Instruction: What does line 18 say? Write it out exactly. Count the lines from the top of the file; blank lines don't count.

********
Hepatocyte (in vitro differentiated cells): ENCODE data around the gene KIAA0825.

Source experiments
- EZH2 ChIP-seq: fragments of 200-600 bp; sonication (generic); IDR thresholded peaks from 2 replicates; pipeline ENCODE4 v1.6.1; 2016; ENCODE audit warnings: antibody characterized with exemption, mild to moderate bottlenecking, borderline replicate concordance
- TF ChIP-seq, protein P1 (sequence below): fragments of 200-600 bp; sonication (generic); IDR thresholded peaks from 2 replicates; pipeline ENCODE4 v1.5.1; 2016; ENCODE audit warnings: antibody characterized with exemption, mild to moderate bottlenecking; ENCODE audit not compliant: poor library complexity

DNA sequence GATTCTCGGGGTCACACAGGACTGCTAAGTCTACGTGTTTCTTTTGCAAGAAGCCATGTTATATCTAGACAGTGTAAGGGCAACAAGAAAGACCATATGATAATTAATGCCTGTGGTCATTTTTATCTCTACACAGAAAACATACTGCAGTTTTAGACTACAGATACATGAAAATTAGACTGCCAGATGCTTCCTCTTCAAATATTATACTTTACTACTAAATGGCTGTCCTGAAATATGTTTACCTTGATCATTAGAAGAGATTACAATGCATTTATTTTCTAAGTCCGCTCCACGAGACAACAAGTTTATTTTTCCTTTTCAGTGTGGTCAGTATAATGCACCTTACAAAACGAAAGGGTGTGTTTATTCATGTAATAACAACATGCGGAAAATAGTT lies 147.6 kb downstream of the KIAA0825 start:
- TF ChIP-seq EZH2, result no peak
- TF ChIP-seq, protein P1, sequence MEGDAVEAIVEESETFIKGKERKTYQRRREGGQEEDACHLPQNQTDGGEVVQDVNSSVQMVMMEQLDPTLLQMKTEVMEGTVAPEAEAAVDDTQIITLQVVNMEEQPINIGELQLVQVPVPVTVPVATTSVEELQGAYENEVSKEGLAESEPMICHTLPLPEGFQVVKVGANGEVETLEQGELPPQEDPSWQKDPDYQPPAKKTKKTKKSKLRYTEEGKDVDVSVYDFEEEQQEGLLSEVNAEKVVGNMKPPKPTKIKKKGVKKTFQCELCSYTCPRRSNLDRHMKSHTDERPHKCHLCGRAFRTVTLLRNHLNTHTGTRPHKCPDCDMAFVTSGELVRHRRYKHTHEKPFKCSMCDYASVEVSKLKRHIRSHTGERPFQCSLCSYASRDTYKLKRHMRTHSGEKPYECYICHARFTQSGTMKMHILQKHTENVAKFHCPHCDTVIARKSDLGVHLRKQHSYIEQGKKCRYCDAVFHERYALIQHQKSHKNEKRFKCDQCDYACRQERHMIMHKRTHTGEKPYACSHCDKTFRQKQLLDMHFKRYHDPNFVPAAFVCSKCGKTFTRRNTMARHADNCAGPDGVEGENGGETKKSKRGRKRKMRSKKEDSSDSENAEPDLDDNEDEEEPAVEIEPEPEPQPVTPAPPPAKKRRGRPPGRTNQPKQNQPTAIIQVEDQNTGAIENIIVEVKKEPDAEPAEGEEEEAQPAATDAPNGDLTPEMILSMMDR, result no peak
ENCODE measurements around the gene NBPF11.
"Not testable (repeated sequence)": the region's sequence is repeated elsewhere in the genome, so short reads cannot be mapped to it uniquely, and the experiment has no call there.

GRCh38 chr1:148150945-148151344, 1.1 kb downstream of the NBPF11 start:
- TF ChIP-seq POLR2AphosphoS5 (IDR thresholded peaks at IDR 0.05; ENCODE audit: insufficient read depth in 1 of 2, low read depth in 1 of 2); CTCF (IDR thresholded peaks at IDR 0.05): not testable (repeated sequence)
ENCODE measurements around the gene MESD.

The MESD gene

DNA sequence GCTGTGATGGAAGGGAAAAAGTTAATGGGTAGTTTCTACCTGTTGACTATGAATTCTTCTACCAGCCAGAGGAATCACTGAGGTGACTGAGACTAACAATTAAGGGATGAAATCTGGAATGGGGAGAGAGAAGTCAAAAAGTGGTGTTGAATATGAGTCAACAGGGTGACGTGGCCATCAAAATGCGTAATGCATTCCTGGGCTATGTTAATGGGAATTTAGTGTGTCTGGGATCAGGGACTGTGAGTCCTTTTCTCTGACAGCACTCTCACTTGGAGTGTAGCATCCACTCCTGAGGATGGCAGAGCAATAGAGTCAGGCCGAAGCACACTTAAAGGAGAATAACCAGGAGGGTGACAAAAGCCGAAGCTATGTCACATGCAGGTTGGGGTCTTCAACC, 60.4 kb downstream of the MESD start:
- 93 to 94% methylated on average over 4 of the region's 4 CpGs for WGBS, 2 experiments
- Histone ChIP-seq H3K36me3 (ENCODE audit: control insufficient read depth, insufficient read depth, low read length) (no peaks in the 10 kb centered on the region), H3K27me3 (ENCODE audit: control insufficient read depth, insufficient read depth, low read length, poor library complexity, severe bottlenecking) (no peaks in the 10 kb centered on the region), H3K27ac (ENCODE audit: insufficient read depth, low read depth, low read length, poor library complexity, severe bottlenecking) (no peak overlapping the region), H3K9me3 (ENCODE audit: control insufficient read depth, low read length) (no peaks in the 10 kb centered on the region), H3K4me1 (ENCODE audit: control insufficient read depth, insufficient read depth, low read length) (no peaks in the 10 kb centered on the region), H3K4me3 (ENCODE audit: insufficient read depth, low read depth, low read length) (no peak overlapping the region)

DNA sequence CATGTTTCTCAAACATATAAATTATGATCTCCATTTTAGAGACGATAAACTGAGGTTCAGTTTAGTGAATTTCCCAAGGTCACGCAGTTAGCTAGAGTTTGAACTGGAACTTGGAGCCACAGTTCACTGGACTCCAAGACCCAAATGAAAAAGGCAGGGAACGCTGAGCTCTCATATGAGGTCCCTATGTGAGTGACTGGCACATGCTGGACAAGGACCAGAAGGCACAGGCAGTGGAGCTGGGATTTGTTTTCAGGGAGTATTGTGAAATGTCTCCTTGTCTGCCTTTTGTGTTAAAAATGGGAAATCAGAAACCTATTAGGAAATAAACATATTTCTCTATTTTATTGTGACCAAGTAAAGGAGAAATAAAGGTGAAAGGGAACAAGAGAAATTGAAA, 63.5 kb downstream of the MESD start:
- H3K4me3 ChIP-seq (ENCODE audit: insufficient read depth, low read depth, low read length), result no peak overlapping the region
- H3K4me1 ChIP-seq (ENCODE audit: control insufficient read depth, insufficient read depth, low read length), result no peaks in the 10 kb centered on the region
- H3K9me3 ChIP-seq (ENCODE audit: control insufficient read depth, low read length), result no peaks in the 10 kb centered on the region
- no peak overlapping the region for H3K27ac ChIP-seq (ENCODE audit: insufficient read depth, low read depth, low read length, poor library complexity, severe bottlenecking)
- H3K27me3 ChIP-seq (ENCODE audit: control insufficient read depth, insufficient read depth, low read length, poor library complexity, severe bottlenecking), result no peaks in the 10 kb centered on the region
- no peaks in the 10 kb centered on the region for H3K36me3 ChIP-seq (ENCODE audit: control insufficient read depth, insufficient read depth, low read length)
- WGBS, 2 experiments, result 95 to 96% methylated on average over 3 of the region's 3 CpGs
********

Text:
- H3K4me3 ChIP-seq (ENCODE audit: insufficient read depth, low read depth, low read length), result no peak overlapping the region